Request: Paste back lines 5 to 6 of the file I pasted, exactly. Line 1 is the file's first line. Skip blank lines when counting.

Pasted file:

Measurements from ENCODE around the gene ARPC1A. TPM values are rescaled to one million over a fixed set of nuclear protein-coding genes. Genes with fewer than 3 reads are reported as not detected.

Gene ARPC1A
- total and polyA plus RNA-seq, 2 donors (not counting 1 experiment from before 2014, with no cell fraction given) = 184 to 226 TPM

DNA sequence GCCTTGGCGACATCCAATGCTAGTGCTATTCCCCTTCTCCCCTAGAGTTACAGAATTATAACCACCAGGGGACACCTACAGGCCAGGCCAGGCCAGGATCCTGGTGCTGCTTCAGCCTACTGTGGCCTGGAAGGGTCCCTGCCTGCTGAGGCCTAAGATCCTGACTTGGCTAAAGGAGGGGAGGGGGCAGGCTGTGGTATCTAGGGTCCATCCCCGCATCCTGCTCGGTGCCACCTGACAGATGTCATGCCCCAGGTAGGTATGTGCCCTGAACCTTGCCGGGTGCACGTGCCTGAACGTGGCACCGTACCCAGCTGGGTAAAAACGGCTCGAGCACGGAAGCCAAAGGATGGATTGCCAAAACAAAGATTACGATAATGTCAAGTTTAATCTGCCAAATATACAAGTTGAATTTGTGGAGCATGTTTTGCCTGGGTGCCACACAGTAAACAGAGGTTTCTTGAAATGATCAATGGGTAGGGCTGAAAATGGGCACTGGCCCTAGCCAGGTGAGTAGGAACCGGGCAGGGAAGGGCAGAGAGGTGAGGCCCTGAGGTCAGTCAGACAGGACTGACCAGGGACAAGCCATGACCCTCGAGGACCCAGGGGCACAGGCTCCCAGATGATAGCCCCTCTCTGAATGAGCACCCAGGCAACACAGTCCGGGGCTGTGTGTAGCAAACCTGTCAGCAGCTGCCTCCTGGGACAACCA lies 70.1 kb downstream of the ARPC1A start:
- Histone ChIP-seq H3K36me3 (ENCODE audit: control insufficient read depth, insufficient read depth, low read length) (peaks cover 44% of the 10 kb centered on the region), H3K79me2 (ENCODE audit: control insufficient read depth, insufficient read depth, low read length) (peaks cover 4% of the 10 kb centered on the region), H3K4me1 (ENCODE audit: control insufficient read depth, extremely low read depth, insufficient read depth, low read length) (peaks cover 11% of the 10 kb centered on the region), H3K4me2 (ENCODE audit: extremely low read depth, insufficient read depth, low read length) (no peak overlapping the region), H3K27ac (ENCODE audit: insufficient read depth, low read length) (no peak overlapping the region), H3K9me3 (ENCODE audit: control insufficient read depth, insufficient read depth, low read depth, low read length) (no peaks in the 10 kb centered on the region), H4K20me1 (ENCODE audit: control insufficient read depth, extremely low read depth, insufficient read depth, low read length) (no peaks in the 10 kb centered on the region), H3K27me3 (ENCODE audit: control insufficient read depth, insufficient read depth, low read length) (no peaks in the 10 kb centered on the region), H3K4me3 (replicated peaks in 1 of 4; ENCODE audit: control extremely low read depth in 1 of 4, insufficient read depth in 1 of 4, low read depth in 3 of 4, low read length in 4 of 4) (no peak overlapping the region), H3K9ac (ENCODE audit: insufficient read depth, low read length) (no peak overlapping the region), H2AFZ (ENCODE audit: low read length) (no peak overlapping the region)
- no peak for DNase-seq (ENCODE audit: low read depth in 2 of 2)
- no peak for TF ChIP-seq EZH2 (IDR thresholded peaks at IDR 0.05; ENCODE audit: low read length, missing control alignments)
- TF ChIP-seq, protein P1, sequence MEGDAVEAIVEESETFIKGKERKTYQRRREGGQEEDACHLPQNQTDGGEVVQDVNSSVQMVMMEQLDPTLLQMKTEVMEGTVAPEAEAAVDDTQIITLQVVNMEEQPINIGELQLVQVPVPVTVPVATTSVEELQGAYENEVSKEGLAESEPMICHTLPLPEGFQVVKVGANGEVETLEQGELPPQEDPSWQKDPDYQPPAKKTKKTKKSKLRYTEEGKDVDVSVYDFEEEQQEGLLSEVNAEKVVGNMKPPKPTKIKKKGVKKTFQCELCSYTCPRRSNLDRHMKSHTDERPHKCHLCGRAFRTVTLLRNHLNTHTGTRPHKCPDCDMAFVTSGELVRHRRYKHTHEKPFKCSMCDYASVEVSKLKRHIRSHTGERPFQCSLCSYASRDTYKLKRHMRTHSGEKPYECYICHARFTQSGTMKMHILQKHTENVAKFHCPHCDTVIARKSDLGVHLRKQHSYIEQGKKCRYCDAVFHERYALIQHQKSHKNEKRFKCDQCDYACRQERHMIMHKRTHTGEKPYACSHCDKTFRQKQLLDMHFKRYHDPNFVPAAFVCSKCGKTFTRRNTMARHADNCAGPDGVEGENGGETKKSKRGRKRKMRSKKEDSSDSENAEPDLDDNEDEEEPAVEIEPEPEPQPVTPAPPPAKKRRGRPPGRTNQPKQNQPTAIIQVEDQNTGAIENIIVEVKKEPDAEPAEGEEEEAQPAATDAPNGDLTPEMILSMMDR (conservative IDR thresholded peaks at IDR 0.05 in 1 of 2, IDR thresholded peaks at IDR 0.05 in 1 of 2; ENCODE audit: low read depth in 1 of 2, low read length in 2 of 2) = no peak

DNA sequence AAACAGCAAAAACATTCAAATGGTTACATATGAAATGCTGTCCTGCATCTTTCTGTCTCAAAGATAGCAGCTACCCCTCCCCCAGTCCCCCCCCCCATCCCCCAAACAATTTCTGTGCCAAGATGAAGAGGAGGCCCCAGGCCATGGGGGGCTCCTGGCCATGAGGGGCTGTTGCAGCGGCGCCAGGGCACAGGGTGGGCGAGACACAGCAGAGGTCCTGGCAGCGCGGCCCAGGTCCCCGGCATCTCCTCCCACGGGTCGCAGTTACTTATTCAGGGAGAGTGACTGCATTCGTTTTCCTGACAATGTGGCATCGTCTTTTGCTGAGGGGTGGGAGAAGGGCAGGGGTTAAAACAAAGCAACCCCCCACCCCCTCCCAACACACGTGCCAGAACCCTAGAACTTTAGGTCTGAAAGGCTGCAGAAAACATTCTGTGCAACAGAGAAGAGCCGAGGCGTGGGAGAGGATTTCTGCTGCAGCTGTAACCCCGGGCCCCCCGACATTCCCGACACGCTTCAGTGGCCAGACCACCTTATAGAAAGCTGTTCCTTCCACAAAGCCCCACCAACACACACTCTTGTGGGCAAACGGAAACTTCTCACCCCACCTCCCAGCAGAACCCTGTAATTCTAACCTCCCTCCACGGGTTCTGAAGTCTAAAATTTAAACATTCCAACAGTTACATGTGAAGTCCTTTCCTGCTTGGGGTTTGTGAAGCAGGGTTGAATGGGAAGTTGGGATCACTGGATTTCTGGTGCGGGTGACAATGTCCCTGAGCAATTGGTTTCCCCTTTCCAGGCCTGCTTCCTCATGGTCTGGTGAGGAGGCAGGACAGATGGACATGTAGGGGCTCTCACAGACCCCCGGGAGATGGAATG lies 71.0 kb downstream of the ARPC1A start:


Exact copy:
- Histone ChIP-seq H3K36me3 (ENCODE audit: control insufficient read depth, insufficient read depth, low read length) (peaks cover 44% of the 10 kb centered on the region), H3K79me2 (ENCODE audit: control insufficient read depth, insufficient read depth, low read length) (peaks cover 4% of the 10 kb centered on the region), H3K4me1 (ENCODE audit: control insufficient read depth, extremely low read depth, insufficient read depth, low read length) (peaks cover 11% of the 10 kb centered on the region), H3K4me2 (ENCODE audit: extremely low read depth, insufficient read depth, low read length) (no peak overlapping the region), H3K27ac (ENCODE audit: insufficient read depth, low read length) (no peak overlapping the region), H3K9me3 (ENCODE audit: control insufficient read depth, insufficient read depth, low read depth, low read length) (no peaks in the 10 kb centered on the region), H4K20me1 (ENCODE audit: control insufficient read depth, extremely low read depth, insufficient read depth, low read length) (no peaks in the 10 kb centered on the region), H3K27me3 (ENCODE audit: control insufficient read depth, insufficient read depth, low read length) (no peaks in the 10 kb centered on the region), H3K4me3 (replicated peaks in 1 of 4; ENCODE audit: control extremely low read depth in 1 of 4, insufficient read depth in 1 of 4, low read depth in 3 of 4, low read length in 4 of 4) (no peak overlapping the region), H3K9ac (ENCODE audit: insufficient read depth, low read length) (no peak overlapping the region), H2AFZ (ENCODE audit: low read length) (no peak overlapping the region)
- no peak for DNase-seq (ENCODE audit: low read depth in 2 of 2)